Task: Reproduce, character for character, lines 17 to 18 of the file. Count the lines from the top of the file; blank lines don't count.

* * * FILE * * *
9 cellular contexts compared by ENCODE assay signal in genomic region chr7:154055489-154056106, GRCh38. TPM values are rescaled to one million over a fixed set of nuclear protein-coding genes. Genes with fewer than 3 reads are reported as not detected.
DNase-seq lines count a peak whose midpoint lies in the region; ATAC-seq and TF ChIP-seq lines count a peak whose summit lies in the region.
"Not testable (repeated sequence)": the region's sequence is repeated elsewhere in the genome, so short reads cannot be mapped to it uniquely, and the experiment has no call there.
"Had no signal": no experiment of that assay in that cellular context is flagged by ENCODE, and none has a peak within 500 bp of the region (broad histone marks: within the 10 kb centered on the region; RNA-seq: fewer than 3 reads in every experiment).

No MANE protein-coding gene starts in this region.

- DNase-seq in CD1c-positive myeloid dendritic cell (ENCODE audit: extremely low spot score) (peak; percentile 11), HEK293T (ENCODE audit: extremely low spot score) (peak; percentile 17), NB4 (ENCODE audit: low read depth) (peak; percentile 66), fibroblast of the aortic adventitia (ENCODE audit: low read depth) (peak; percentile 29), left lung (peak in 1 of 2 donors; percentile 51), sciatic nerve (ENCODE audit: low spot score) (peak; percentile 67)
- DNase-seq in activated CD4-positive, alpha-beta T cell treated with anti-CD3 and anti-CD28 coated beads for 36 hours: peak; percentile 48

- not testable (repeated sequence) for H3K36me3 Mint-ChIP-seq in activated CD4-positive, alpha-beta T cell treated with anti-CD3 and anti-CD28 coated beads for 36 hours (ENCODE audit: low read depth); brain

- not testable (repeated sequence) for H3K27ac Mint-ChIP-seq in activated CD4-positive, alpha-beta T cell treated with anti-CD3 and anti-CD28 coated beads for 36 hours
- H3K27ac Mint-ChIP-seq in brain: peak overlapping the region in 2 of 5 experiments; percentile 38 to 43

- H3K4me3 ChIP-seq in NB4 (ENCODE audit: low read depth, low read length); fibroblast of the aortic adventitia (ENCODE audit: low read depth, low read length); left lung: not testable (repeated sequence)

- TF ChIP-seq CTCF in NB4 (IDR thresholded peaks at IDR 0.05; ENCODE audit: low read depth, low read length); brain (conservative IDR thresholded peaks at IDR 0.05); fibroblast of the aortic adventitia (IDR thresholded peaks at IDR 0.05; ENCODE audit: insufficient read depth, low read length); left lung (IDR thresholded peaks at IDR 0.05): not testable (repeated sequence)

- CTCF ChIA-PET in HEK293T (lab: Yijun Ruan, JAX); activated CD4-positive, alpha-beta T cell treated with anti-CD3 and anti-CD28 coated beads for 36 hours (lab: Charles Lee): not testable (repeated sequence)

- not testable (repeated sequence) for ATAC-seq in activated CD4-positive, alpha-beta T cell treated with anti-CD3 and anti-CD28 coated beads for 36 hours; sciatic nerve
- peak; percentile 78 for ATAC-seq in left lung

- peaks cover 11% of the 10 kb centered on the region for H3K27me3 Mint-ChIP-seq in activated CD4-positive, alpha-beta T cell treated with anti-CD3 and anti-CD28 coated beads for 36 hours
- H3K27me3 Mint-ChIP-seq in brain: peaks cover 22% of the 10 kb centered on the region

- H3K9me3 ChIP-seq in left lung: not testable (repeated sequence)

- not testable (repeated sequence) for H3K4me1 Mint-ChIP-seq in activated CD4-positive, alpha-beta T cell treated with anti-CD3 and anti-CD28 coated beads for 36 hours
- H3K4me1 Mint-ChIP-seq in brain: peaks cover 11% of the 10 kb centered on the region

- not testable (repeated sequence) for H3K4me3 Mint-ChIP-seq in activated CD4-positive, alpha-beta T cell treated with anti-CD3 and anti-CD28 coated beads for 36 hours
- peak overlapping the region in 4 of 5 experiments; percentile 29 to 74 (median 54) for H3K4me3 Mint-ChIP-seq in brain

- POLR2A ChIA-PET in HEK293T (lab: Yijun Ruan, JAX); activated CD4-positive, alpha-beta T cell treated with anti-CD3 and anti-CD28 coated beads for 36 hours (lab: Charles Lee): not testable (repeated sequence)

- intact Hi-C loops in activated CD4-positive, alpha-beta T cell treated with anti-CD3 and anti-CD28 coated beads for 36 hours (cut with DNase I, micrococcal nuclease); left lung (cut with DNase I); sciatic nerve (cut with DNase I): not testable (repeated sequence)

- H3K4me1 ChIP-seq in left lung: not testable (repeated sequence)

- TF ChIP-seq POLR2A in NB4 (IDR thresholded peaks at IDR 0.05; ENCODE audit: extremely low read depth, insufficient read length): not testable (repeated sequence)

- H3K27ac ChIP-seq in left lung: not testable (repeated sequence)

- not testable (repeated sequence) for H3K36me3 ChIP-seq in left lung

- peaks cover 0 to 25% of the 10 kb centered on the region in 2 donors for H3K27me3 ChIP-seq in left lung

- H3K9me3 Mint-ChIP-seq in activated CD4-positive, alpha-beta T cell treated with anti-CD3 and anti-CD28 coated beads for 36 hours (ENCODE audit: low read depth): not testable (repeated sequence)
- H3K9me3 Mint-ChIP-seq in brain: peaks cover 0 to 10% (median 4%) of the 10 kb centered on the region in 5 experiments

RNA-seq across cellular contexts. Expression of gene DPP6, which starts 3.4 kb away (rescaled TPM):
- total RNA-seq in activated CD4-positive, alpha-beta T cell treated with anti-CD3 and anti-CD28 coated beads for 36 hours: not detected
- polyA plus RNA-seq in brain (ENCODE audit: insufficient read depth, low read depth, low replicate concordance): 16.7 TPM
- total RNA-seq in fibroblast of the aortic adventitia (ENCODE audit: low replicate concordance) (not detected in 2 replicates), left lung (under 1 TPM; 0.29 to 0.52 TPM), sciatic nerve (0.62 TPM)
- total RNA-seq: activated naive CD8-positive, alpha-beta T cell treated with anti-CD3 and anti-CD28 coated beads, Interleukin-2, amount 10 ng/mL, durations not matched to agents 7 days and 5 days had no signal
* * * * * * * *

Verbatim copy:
- H3K27me3 Mint-ChIP-seq in brain: peaks cover 22% of the 10 kb centered on the region

- H3K9me3 ChIP-seq in left lung: not testable (repeated sequence)